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Aromatherapy – Is It Safe For Your Cat?


Aromatherapy is the art of using essential oils for healing. It can work very well on people and on dogs. However, cats are NOT able to tolerate or metabolize essential oils. As little as a single drop of some oils can poison your cat, making him extremely ill. Is there a safe way to use aromatherapy on your cat?

What Are Essential Oils?

People don’t realize how amazing plants are. They can’t get up and run away when danger threatens, so some plants produce certain substances that fight off bacteria, viruses, molds, and even insects, animals, and other plants. These substances can be extracted from the plant’s flowers, leaves, stems and roots in various ways, including steeping leaves or roots in hot water to make tea, and soaking plant material in alcohol or glycerine to make tinctures.

Essential oils are produced by putting the plant material on a screen over water in a large cooker, or still. The still is heated, and steam is produced. The steam causes the cells of the plant to burst, which releases the plant’s oils. This essential oil rises through a condenser and is collected in a separate container.

But what happens to the water that was used to steam the plant material? This floral water, or hydrosol contains all the water-soluble extracts from the plant, and also has therapeutic properties, like the essential oil does. But hydrosols are safe to use on cats, unlike essential oils.

Why Can’t You Use Essential Oils On Cats?

Cats have very thin skin, which allows essential oils to be absorbed into the bloodstream very quickly. Cats, unlike people and dogs, can’t metabolize these oils, or break them down. This is why essential oils can quickly build up in your cat’s body to toxic levels. As little as one drop of essential oil on your cat’s paws or belly can poison him.

Symptoms of toxicity include:

  • vomiting
  • dizziness
  • clumsiness
  • loss of appetite
  • no energy

Products that contain essential oils include shampoos, ear cleaners, rechargeable flea collars, and even herbal flea dips. You need to read labels carefully, as some manufacturers just refer to essential oils as “oil” or “herbal oil.”

Using Hydrosols On Your Cat

Hydrosols are perfectly safe to use on your kitty. They are inexpensive, compared to essential oils, and can be used for deodorizing purposes, to repel fleas and ticks, to clean your cat’s ears, and just to calm your feline friend down after an upsetting experience. (Hydrosols are great for people, too, although hopefully not to repel fleas!)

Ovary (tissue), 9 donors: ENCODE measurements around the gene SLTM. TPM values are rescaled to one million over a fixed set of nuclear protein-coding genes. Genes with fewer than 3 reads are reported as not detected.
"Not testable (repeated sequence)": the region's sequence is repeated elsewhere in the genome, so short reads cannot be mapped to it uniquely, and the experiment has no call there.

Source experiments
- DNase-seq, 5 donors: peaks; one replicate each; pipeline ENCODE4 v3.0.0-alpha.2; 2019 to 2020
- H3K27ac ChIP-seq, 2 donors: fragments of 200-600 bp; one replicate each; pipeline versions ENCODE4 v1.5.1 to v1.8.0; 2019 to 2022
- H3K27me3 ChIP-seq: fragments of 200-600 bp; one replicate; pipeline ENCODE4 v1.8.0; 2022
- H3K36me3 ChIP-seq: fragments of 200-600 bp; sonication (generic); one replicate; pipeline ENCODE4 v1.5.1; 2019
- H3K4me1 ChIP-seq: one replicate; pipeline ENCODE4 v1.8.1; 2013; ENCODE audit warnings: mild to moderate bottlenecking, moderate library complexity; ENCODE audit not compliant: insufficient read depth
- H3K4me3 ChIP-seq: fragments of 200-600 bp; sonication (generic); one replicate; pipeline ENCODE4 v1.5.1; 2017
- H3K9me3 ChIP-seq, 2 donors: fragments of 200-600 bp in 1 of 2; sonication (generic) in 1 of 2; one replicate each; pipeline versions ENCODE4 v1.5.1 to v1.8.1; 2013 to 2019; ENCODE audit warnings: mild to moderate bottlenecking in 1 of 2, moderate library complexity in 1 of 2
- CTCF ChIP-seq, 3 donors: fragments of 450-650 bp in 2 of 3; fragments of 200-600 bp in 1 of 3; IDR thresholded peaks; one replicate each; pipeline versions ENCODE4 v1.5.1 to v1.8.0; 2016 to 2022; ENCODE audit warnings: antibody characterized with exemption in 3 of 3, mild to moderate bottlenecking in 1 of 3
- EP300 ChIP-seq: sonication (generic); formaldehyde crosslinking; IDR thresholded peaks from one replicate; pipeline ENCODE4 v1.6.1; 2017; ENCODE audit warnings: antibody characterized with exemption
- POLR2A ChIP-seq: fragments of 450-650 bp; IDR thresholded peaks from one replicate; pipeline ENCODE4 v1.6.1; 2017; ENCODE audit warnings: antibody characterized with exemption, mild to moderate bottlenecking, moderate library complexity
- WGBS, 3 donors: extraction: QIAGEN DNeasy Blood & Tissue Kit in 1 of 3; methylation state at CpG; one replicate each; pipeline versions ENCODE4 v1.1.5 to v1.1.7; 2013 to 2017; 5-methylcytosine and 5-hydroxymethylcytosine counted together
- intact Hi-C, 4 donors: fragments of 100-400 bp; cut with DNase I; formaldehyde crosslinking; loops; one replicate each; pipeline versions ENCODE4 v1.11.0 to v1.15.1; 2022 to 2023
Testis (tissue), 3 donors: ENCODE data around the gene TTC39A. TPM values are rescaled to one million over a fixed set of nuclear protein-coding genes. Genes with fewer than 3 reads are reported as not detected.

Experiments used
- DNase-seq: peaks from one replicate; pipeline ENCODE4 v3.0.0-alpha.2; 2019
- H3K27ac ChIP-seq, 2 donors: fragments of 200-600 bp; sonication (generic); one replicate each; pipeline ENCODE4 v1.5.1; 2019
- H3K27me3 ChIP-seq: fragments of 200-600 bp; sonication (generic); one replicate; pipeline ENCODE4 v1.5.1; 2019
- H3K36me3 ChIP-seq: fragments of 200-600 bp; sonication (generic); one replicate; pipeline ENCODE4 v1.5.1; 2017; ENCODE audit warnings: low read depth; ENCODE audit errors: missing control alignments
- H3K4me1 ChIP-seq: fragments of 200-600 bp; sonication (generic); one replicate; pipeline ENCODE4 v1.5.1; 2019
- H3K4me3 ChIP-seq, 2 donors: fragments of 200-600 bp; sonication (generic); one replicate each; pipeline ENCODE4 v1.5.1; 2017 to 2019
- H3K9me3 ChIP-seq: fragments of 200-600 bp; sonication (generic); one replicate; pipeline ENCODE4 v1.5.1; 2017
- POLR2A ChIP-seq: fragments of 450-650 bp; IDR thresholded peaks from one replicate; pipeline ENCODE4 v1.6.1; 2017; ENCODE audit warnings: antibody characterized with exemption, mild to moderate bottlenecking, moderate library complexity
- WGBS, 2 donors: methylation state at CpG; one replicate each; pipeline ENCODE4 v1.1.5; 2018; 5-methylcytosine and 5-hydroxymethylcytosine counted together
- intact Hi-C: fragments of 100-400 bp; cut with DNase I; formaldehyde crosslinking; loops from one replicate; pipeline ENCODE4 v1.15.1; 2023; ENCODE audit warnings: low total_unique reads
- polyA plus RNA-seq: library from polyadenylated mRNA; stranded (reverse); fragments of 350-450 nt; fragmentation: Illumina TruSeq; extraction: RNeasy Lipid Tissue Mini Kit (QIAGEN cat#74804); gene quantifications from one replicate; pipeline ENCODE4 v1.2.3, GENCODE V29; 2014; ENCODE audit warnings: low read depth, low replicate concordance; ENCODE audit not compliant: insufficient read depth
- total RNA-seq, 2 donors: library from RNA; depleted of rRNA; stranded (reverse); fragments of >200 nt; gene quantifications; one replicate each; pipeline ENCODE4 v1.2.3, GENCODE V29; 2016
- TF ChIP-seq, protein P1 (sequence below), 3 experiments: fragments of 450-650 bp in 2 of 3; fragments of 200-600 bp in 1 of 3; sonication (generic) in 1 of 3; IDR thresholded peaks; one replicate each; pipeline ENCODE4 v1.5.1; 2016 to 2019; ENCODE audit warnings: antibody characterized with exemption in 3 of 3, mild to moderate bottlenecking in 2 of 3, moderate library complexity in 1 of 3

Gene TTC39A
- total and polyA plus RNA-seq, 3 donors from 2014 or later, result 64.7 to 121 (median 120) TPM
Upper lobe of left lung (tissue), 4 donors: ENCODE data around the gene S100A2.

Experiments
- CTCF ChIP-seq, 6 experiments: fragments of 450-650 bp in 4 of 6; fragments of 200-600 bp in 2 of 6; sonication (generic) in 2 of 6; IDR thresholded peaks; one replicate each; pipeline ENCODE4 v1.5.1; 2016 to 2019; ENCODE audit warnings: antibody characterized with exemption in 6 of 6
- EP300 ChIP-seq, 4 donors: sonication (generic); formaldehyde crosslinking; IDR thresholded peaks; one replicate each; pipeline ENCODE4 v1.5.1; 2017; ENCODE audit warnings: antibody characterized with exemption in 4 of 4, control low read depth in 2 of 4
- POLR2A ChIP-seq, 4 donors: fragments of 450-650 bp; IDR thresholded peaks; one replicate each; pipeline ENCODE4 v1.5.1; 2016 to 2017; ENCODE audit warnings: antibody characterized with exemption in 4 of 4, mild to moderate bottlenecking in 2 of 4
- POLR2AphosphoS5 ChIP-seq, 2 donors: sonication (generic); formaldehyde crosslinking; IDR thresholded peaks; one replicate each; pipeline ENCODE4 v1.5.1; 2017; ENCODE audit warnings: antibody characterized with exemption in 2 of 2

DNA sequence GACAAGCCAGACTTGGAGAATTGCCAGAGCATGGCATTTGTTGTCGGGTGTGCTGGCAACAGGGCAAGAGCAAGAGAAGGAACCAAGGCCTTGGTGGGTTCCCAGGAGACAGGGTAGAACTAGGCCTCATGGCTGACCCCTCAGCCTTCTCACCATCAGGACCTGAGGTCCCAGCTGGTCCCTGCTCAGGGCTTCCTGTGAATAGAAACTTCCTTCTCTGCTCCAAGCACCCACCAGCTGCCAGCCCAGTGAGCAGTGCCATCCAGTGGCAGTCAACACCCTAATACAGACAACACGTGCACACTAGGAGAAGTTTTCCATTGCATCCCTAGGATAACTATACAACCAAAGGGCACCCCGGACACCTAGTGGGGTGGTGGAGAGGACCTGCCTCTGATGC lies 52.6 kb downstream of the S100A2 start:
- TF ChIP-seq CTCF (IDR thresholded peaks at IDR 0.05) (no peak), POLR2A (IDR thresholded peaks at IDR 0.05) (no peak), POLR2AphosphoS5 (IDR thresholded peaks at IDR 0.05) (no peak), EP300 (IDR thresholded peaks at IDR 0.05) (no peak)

Hydrosols have similar effects as herbs do:

  • Chamomile hydrosol is soothing on skin irritations.
  • Lavender hydrosol helps to calm your cat. It’s also good for burns.
  • Rose hydrosol is also good for rashes and irritated skin.

It’s easy to make up your own blends, too. Combine lavender and chamomile hydrosols to make a soothing solution for cleaning your cat’s ears. Rose, lavender, and orange blossom hydrosols can be mixed together and spritzed onto your cat to calm him.

Hydrosols should be stored in the fridge, away from heat and direct sunlight.

Where Can I Find Hydrosols?

Mountain Rose Herbs is a great place to buy excellent-quality reasonably-priced hydrosols.

You can read more about hydrosols here:

Aromatherapy and Your Cat

What Is A Hydrosol?

Holistic Aromatherapy For Animals is a great book if you want to learn more about aromatherapy for your pet.

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  1. 6 Comment(s)

  2. By George Kakaris on May 12, 2008 | Reply

    Hey this is very nice info. I liked it and got it that Aromatherapy cannot be used on cats but it is very useful for humans.

  3. By Susan on May 13, 2008 | Reply

    I love reading people’s ideas on the uses of essential oils. You never stop learning. I never knew this, and am so glad I read this article! I would hate to have killed my cat through what I would have considered love.

    Susan’s last blog post..Healing Your Body Naturally

  4. By admin on May 14, 2008 | Reply

    George, I agree, aromatherapy is great for humans, but not so great for cats. But you can use hydrosols on cats instead of essential oils.

    Susan, before I did the research for this article, I never knew essential oils were bad for cats. This is information that should be more widely available.

    Thanks for your comments! Come back soon.


  5. By RC on Jul 25, 2008 | Reply

    Glad to find out about the use of hydrosol on cats.
    Now if I can find a place locally to purchase especially the lavendar hydrosol.
    Will order online if have to for future use. Will try it out and keep on hand.
    Thanks for the info.

  6. By Michele on Oct 1, 2008 | Reply

    You mention some oils may be extremely poisonous to cats, but do not mention which ones they are.

    I would be very helpful for you to list those. We use a lot of aromatherapy at home for us humans, so it would be nice to know what to keep far out of reach.

  7. By admin on Oct 4, 2008 | Reply


    Thank you for pointing out this omission. Essential Oils and Cats: A Potentially Toxic Mix has a list of essential oils that can cause problems for cats:

    “Essential Oils Potentially Toxic to Cats
    (This list is not all-inclusive)

    * Peppermint
    * Lemon Oil
    * Lavender Oil
    * Melaleuca Oil
    * Tea Tree Oil
    * Cinnamon Bark Oil
    * Wintergreen Oil
    * Thyme Oil
    * Birch Oil
    * Other oils containing phenol”

    You may also want to read Essential Oil Safety And Cats to learn more about this topic.

    Thanks for your comment!

    Best Wishes,


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